By Abby Dockter
Modern fields of winter wheat surround the cluster of ancient homes on a ridge above McElmo Creek where prehistorically, using stone against stone, people pulverized seeds and herbs for a traditional cuisine that spanned the wealth of food resources available in the high desert. Meals included wild seeds and nuts, venison and insects, cactus fruits and the underground parts of native bulbs. In the fires of the Switchback Site, seeds and plant parts escaped the cooking pot, carbonized in the flames, and remain some of the best evidence for what the inhabitants were eating in the 8th Century AD. Out of the cooking pot and into the fire fell twoa grains of a native grass: Little Barley, Hordeum pusillum.
You Chances are that you have probably never eaten Little Barley, which had its moment as a crop in the ancient world. Indigenous people rarely used Little Barley only rarely in the last four hundred years, but it appears as a domesticated grain in prehistoric archaeological sites across southern and central Arizona, California, and the Midwest. In the Southwest, Little Barley was relished as food from the Early Agricultural (1200 BC to 500 AD in southeastern Arizona) to Classic Hohokam (1150—1450 AD) time periods, then fell out of popularity, all before the arrival of Old World crops such as wheat and millet. Now this native edible grass grain has been all but forgotten: In 2017, Colorado harvested 68,000 acres of Old World barley, a species of Hordeum from the Mediterranean that is one of the state’s top ten crop plants.
Modern people grow and consume only a tiny percentage of edible plants in the world, a fact that has troubled archaeologist Paul Minnis for some time. “Three thousand species of plants were domesticated throughout the world, and today we’re dependent on twelve,” said Minnis, who has been analyzing the plant remains from archaeological sites for decades. “It’s like putting all your eggs in twelve baskets.” Those baskets represent the most influential crops in the world, which are planted and harvested over the greatest areas: wheat, corn, rice, soybeans, sorghum, rapeseed, cotton, millet, beans, sugarcane, and barley.
A few of these plants would be somewhat familiar to the Ancestral Puebloans, and remains of ancient corn and beans appeared in the same hearth that revealed the Little Barley grains. But this hearth also held evidence of sunflower, ground cherry, tansy mustard, and amaranth. In contrast to twelve major crops, ancient people on the Colorado Plateau ate an astounding variety of plants that have never appeared on any list compiled by the Food and Agriculture Organization of the United Nations. By managing wild plants, Ancestral Puebloans developed varieties suitable to their environment, their tastes, and the system of dryland agriculture they practiced. “People were observant,” said Karen Adams, who pulled together much of the evidence for Little Barley’s domestication by Hohokam people in Arizona. “When they found a plant with desirable traits, they took note.”
Before researcher Anna F. Graham encountered the two Little Barley grains from the Switchback Site, far from its well-known context in Hohokam cooking, this grain had never been recovered from a site on the Colorado Plateau. “I think [we] went from surprised disbelief to amazement,” said Graham, who was analyzing plant remains as part of an internship with Adams at Crow Canyon Archaeological Center. “At first I think [Adams] thought I was pulling her leg.”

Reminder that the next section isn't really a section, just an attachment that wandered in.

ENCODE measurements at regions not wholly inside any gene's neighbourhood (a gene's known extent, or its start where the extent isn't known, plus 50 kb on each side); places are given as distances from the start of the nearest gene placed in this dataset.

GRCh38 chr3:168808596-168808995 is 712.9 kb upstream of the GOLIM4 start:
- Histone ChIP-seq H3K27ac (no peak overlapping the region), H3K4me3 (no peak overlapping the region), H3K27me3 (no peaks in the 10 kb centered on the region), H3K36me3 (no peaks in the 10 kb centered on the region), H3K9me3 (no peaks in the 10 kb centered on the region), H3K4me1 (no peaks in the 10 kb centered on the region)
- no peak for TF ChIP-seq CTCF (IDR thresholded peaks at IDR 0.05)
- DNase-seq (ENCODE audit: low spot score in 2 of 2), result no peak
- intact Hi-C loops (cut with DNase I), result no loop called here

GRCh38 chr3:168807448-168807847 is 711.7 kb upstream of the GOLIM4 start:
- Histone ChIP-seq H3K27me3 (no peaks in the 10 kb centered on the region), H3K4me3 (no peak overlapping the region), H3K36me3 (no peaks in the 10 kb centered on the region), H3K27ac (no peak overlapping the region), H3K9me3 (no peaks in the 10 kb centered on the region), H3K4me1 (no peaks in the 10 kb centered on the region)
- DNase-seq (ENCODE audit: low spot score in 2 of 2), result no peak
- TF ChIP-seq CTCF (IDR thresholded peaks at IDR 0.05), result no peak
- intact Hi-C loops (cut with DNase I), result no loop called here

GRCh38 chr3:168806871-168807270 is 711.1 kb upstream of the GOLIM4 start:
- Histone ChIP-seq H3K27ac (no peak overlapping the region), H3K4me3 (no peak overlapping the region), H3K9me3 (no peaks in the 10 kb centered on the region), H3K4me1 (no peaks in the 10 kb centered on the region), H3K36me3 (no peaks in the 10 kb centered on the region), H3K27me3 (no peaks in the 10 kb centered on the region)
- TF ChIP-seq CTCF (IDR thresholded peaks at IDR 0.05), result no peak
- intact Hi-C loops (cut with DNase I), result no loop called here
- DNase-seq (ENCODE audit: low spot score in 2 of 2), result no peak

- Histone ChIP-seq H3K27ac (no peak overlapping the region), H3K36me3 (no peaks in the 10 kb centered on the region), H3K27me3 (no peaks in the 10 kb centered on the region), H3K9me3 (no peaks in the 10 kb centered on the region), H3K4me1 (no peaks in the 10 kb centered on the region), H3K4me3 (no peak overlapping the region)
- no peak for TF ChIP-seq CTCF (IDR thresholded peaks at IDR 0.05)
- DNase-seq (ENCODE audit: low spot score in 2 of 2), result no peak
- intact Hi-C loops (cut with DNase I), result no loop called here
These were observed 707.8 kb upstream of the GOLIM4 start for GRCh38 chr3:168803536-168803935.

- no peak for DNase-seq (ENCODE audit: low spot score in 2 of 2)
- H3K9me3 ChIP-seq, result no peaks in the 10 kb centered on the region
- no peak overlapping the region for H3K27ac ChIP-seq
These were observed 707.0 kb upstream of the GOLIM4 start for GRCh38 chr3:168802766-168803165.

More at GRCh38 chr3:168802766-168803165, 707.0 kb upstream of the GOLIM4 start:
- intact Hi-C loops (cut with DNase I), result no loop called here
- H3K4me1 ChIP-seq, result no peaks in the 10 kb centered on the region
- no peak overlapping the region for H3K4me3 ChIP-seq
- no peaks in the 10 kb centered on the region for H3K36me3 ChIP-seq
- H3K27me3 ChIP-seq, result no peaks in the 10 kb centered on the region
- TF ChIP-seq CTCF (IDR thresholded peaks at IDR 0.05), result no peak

According to the evidence Graham, Adams, and others collected (published in 2017 as an academic article in Kiva), these tiny burned grass grains in Colorado suggest that Little Barley was domesticated multiple times in different parts of the Southwest. “We want to have this nice, neat little map that says corn is domesticated here, barley is domesticated there,” said Graham. “But the reality is that [domestication was] happening a lot more often and in a lot more places.” Even Old World barley—the kind used in beer, whiskey, and animal feed—was domesticated at least twice, once in the Fertile Crescent and independently on the Tibetan Plateau.
The time might be ripe to imitate ancient people’s resource flexibility, and to imagine a more diverse agriculture in the modern Southwest. Little Barley, for example, has all the resilience of its hundred thousand years adapting to this continent. Re-domesticating native Little Barley and growing it for food might seem far-fetched, but Minnis is confident that ancient crops are one of the best places to look for new possibilities. In a changing climate, new (yet ancient), adaptable, and drought-resistant crops could be welcome additions to the palate. Native American food traditions have already embraced the richness wealth and variety of North American plant life, and those traditions are enjoying a growing culinary influence and appreciation through eminent Native food chefs such as Karlos Baca, Lois Ellen Frank, and Sean Sherman. Little Barley grains still hold the carbohydrates, protein, fiber, and fat that made them valuable in the 8th Century.
Though increasingly edged out by invasive species of Hordeum, Little Barley still grows widely across North America. True to its name, it grows only a few inches tall. In the early spring, seed heads crown the tiny stalks and skinny green blades with grains, edible as they have ever been. Their presence in old cooking fires is a reminder of the richness this landscape offers in small packages.